What Is Going On With My Pilea? 5 Most Common Problems
Updated: Sep 3, 2019
Wondering what's wrong with your Pilea? Be sure to pay attention to some signals!
Your Pilea will always let you know if it isn’t getting the love and the care it needs.
Let's go through some problems you can get while growing a Pilea and read how to fix them!
1. My Pilea’s colour is fading
You can see Pilea’s dark green colour fading to a lighter green or yellow if your plant has not been fed during the last month. Feed your Pilea with all-purpose 20-20-20 fertilizer once a month to give it colour!
2. Some of the leaves are starting to curl or to droop
Curled bottom leaves can mean too much water; curled top leaves can mean too much sun. Make sure you are not overwatering; always let the soil dry out between each watering. Also, make sure to place your Pilea in a spot where it doesn't get direct sunlight.
You can also check for bugs.
3. Some of the bottom leaves are yellowing and falling off
Your Pilea is just ageing. The bottom leaves are the oldest ones: they will yellow and eventually fall off. You can let them fall off on its own, or you can pluck them off.
Don’t worry: new leaves will start to grow.
If the younger leaves are turning yellow, it could mean that your Pilea is being overwatered. Let the soil dry out in-between waterings and you should see the leaves regain their nice green color.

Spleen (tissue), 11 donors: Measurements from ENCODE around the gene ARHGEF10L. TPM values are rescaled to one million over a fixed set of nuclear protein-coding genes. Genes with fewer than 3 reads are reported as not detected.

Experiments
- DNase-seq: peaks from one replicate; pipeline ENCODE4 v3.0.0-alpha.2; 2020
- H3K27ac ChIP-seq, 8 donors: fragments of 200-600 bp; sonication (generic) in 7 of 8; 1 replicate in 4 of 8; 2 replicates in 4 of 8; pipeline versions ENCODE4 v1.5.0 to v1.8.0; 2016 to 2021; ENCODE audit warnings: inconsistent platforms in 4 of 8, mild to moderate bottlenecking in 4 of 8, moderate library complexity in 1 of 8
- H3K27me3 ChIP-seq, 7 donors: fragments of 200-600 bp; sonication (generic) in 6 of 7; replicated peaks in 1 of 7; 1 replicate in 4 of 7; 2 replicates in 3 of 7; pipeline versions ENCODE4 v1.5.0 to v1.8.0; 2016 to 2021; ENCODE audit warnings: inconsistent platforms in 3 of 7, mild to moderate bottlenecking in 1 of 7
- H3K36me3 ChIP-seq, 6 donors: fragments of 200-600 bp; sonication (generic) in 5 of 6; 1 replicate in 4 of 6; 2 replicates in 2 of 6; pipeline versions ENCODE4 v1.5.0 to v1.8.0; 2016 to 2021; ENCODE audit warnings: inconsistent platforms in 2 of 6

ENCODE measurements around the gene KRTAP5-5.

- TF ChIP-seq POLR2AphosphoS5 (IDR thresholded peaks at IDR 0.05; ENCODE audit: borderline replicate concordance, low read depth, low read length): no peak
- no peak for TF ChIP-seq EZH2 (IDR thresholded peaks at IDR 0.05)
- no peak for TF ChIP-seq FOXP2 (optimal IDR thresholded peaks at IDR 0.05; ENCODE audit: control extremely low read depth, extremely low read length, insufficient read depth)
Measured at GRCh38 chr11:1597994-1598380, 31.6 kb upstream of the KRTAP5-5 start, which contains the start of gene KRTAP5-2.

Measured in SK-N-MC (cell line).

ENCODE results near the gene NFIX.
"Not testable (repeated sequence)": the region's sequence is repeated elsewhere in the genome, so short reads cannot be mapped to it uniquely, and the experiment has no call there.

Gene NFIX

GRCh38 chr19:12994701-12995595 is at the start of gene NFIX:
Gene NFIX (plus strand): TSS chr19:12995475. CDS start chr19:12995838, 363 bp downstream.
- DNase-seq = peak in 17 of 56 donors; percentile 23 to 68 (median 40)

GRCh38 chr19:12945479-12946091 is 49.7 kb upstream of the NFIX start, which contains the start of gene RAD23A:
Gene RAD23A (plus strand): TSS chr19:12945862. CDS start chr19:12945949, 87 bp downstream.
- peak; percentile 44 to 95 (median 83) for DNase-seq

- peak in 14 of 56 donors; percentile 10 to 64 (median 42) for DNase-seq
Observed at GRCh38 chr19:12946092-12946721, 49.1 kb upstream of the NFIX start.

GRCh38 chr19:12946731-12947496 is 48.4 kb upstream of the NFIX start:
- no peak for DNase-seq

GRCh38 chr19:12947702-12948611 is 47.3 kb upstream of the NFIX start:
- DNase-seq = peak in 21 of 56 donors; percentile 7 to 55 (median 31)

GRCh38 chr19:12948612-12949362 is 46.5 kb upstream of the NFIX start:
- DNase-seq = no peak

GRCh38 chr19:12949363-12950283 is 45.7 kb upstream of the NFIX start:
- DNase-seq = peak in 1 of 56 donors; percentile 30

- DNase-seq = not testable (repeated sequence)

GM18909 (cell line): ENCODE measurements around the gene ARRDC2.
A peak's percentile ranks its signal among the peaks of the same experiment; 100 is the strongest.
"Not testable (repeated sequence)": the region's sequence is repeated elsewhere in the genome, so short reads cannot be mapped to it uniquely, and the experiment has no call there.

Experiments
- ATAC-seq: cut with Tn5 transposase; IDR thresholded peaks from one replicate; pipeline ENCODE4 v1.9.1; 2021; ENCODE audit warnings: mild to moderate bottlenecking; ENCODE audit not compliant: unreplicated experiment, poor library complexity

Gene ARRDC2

4. I’m getting brown spots on the leaves
Both over-fertilizing and overwatering can cause brown spots. Over-fertilizing could cause chemical burn: be sure you’re not overdoing it. Also, Pilea doesn’t like to be wet: always let the soil dry out a bit before watering. Brown spots could also appear because of a sunburn: probably, your Pilea got too much direct sunlight. Check very closely also for bugs.
5. My pet ate my Pilea
First of all, don’t worry about your pet: Pilea is non-toxic to both pets and people. It isn't very tasty, however!
As long as there is still one leaf attached to the main stem, your Pilea can grow back to its regular shape. However, if all that remains is the central stem, unfortunately, there is a tiny chance your plant will survive. Don’t forget that, if there are no leaves but still some sprouts, you can always replant these babies to grow some new Pileas.
All Pileas are different: they all act very distinctively. Get to know each of your plants and their peculiar needs.
Don’t overwater: this is the number one problem with most Pilea plants and will lead to root rot.
If your Pilea was shipped, it likely went through some stress. It will need some time to get comfortable in your house environment. Don’t worry and be patient: look after your plant, and it will adjust fine.